British police arrested a Conservative lawmaker on Thursday, party members said, drawing a wave of indignation from opposition politicians.
Opposition lawmakers claimed that Damian Green, a member of parliament, was taken into custody over the publication of stories about Britain’s Home Office.
The Home Office, responsible for managing Britain’s borders and immigration, has suffered from a string of embarrassing leaks over the past year — including the revelation that an illegal immigrant had been employed as a cleaner in parliament.
Senior Conservative lawmaker George Osborne told the BBC that Green was “handling information that was leaked from the Home Office, information passed to him by a civil servant.” He then qualified the statement, saying “this was all alleged” and that the matter was still developing.
Osborne said the situation was “absolutely extraordinary.”
“It has long been the case in our democracy that MPs [members of parliament] have received information from civil servants — I think to hide information from the public is wrong,” he said. “I think there are going to be some very, very big questions asked of the police.”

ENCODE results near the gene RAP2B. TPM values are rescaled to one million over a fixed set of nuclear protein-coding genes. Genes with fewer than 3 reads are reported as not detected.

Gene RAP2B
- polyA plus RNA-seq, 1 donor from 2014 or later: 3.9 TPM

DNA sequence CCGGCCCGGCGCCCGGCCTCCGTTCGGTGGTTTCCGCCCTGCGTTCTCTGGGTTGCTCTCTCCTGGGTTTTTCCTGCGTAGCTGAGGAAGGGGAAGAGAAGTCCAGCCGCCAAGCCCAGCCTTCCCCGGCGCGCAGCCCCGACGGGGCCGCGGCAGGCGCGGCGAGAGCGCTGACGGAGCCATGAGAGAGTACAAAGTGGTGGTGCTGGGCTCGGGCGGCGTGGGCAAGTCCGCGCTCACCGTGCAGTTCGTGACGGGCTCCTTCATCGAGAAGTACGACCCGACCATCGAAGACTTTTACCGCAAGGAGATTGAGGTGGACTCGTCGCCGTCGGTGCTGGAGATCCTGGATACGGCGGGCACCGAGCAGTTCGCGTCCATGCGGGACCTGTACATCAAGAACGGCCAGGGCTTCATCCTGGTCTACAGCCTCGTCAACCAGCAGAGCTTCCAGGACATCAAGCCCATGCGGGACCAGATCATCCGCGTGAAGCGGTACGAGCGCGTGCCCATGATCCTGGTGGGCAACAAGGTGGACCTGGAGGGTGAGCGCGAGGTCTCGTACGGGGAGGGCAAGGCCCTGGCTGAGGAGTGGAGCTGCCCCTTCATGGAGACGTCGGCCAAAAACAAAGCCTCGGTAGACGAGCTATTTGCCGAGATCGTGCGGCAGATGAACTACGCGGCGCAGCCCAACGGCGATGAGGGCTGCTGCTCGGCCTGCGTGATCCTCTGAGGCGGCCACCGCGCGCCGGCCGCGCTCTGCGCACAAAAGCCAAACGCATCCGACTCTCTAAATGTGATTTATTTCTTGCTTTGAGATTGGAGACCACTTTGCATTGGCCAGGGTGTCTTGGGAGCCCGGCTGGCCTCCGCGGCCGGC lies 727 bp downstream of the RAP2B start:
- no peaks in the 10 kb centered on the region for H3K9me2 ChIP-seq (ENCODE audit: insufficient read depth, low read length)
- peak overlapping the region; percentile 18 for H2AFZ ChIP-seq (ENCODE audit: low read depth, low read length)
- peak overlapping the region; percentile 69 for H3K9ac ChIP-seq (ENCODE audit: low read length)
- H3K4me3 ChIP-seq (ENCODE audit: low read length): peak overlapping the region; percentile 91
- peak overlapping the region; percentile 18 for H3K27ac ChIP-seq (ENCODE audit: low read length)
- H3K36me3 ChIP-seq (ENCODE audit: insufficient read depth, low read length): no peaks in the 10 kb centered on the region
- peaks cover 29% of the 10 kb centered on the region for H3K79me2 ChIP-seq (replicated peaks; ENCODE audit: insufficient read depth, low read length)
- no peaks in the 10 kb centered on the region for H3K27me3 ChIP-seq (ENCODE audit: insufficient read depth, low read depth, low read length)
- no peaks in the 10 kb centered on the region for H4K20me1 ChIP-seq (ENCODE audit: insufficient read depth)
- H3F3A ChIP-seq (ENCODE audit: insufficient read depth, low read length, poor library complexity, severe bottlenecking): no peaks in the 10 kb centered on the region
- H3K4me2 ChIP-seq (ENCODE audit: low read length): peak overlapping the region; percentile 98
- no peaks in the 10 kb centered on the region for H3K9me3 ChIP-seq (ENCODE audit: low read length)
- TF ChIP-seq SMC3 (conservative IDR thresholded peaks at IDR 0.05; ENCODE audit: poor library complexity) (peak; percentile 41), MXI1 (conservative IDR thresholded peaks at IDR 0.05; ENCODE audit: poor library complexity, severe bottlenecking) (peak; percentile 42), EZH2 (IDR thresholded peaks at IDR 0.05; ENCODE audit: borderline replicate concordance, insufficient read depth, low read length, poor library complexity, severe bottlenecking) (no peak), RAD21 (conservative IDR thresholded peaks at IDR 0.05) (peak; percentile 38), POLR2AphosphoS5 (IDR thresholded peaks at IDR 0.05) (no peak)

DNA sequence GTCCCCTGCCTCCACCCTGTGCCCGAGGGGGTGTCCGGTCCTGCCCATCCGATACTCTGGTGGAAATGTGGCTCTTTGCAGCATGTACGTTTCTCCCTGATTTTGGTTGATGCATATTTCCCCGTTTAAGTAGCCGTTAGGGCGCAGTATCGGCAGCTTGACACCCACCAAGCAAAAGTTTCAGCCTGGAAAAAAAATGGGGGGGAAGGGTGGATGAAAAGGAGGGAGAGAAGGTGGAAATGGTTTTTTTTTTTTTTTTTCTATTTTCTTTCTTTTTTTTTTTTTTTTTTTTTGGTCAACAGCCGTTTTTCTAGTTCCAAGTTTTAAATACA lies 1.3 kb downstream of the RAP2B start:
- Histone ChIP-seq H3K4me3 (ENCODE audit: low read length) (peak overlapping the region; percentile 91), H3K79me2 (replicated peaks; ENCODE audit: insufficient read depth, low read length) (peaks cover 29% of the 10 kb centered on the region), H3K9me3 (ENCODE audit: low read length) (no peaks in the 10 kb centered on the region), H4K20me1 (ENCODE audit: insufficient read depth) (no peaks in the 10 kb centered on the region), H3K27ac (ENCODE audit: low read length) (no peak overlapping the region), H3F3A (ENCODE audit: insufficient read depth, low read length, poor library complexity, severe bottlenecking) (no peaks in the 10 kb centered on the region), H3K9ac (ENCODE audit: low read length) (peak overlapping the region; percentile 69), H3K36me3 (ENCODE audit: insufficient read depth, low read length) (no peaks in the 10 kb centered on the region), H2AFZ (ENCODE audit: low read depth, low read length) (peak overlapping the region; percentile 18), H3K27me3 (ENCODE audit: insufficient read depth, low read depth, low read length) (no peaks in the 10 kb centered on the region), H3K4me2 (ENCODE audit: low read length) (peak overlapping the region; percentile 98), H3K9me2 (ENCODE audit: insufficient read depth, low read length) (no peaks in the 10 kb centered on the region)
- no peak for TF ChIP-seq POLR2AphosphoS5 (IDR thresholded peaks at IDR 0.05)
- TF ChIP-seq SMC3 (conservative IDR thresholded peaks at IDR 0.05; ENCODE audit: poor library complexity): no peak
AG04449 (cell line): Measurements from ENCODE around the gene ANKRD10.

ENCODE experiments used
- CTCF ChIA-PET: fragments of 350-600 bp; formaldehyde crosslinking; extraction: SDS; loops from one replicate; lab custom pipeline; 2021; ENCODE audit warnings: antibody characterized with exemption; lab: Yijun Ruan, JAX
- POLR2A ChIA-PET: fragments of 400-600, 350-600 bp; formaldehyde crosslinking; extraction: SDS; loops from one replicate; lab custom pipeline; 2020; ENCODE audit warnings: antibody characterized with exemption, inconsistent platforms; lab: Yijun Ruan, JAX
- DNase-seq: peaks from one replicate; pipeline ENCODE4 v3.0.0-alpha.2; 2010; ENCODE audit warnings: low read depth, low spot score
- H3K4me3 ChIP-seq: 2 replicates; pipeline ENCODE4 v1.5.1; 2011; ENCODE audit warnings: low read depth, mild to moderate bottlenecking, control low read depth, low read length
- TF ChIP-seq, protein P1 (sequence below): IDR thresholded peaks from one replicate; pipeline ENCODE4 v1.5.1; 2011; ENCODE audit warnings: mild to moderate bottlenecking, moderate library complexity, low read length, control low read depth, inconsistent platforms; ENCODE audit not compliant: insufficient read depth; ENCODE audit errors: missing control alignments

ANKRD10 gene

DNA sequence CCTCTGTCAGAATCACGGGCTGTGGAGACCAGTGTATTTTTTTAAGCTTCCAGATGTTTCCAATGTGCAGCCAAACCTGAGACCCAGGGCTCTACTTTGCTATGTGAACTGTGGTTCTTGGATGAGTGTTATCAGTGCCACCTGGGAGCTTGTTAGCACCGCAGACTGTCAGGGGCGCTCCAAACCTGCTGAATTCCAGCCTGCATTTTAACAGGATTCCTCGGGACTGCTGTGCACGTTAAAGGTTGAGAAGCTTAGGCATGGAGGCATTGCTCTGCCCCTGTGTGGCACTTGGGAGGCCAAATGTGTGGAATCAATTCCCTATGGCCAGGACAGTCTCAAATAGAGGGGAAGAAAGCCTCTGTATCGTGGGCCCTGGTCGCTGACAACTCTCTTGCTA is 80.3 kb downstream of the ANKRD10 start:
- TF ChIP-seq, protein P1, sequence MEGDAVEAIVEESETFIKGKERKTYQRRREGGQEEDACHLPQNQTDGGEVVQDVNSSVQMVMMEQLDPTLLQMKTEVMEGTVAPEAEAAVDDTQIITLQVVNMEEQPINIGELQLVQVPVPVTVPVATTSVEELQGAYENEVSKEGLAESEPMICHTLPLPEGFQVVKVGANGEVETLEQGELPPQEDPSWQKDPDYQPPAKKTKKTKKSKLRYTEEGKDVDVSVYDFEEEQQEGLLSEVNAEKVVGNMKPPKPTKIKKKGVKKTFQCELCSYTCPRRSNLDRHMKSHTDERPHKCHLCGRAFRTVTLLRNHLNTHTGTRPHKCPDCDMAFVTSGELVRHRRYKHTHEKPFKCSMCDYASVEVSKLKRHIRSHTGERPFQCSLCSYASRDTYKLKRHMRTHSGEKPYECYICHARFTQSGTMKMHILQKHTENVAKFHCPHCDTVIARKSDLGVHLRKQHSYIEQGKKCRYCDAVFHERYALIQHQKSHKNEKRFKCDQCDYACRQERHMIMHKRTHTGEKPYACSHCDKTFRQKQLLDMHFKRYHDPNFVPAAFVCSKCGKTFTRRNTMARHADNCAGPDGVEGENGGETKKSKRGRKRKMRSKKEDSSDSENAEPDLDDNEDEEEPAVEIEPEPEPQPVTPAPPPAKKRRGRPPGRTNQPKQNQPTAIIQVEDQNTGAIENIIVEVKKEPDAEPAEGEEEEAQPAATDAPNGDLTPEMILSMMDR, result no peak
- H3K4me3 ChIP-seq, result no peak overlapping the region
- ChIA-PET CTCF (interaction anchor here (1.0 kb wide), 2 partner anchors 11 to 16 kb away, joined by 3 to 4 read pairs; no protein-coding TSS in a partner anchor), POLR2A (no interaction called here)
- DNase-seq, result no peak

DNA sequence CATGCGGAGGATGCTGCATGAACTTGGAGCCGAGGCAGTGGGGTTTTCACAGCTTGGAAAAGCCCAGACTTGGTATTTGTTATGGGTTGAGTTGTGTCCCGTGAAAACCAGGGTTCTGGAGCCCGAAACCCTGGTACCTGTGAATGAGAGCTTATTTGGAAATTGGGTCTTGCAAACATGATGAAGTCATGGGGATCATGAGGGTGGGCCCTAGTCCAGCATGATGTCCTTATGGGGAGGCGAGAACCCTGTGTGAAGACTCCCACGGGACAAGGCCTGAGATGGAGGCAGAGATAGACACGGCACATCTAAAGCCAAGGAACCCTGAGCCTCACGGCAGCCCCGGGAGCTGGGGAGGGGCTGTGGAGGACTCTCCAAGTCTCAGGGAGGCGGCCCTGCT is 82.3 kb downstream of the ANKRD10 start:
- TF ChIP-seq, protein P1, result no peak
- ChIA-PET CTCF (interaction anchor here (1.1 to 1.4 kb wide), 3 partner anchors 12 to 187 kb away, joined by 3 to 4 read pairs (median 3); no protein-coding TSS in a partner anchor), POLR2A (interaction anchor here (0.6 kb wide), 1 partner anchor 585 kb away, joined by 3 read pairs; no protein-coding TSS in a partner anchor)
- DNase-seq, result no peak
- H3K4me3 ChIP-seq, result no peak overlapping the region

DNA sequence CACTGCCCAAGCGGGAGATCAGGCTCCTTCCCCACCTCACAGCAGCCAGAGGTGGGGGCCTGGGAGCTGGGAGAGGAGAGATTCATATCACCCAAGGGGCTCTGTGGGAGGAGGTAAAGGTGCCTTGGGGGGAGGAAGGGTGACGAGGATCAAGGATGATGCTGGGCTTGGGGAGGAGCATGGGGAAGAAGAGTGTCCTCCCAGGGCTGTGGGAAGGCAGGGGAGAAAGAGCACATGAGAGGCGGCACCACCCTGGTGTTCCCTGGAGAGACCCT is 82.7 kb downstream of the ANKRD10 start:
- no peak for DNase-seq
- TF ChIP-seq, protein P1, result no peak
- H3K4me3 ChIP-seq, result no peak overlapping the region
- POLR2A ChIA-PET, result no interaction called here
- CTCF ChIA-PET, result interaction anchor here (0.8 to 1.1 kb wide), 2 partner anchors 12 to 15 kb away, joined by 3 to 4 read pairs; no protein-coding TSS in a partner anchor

Asked about Green, Britain’s Metropolitan Police Service released a statement saying police arrested a 52-year-old man on suspicion of “conspiring to commit misconduct in a public office,” adding that the man was released on bail without being charged.
Metropolitan Police said they were investigating an “alleged leak of confidential government material” and their decision to make the arrest was taken “without any ministerial knowledge or approval.”
They acknowledged the use of anti-terror police in the operation.
British Prime Minister Gordon Brown’s office said Brown had no prior knowledge of the move.
But the arrest of Green, the Conservative Party’s spokesman on immigration issues, has caused outrage. The Labour Party said the issue was a police matter.
The Times quoted Conservative leader David Cameron as calling the move “Stalinesque.”
Mayor of London Boris Johnson said the arrest did not represent “commonsense policing.”
Johnson said in a statement that it was “hard to believe that on the day when terrorists have gone on the rampage in India that anti-terror police in Britain have apparently targeted an elected representative of parliament for no greater crime than allegedly receiving leaked documents.”
Chris Huhne, a lawmaker from the Liberal Democrats, said the arrest was “quite astonishing.”
“This could have truly appalling effects on how we hold the government to account in the House of Commons,” Huhne said.
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